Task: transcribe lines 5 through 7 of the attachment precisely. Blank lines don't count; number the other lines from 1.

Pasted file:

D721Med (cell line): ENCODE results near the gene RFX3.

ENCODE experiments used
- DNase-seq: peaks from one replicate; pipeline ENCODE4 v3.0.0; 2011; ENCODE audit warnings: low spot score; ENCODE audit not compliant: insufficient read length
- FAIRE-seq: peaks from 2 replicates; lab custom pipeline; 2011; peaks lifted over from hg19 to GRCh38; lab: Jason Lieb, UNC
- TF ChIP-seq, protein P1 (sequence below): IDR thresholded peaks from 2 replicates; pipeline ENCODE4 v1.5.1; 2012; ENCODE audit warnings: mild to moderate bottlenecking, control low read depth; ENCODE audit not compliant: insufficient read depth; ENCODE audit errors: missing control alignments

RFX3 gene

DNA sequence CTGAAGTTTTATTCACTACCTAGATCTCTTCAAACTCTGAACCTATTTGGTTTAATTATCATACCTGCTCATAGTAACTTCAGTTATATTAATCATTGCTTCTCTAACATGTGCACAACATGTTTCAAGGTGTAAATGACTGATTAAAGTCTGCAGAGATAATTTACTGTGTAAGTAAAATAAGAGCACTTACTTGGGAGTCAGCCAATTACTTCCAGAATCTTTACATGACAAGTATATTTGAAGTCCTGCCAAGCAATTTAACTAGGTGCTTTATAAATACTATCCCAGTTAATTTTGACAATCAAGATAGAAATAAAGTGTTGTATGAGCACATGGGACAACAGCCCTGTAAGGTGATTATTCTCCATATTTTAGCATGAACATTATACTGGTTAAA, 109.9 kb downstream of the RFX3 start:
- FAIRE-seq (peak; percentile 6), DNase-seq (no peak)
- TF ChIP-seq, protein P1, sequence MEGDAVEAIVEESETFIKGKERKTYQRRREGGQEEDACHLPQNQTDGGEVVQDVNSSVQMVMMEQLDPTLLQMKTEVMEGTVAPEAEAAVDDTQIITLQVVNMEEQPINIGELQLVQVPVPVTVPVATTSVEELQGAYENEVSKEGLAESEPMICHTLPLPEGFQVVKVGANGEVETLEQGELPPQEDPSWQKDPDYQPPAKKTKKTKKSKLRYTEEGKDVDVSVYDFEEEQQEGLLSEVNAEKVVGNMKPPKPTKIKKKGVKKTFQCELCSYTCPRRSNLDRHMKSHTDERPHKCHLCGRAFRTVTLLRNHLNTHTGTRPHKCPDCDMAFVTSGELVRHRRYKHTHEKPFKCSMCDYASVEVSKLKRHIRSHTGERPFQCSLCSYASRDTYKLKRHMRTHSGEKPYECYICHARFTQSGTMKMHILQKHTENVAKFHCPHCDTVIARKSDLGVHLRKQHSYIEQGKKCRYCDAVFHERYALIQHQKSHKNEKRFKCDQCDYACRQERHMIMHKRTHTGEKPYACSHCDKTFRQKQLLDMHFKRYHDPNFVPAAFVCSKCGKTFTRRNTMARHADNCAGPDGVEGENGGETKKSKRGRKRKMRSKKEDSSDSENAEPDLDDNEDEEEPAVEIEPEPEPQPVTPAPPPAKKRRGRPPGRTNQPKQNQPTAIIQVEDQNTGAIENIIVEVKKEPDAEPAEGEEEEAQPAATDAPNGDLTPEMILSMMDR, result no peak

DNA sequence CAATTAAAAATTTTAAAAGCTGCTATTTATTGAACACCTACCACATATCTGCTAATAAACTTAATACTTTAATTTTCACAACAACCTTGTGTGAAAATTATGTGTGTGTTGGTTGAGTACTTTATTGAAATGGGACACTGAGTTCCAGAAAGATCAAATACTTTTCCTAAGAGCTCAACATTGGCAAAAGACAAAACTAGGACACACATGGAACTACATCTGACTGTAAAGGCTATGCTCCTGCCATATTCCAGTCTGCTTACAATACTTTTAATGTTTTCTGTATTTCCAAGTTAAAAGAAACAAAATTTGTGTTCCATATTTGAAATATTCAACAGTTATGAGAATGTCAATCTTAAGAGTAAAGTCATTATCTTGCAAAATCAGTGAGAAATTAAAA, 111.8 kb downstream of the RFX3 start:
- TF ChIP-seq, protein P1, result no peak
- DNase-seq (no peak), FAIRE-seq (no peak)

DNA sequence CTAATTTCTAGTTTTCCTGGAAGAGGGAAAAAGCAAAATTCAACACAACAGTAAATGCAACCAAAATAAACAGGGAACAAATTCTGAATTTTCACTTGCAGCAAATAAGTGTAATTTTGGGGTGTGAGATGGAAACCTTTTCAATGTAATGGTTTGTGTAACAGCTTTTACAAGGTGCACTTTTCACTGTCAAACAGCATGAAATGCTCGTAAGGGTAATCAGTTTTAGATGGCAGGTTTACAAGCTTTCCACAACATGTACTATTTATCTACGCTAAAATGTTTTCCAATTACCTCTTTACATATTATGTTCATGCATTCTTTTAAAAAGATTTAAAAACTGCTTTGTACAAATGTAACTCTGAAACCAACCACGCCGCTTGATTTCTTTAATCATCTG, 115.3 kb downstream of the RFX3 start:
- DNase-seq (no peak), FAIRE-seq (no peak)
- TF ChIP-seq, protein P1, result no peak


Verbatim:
- TF ChIP-seq, protein P1 (sequence below): IDR thresholded peaks from 2 replicates; pipeline ENCODE4 v1.5.1; 2012; ENCODE audit warnings: mild to moderate bottlenecking, control low read depth; ENCODE audit not compliant: insufficient read depth; ENCODE audit errors: missing control alignments

RFX3 gene

DNA sequence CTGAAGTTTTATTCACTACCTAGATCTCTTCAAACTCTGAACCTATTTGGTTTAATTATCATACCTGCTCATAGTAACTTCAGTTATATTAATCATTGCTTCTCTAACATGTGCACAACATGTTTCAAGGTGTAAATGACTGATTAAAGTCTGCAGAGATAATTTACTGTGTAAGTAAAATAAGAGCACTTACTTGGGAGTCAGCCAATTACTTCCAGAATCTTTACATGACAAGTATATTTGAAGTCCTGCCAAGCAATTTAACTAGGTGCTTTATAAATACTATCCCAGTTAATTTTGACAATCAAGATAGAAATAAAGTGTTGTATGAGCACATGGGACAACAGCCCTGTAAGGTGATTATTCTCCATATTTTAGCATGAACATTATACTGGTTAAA, 109.9 kb downstream of the RFX3 start: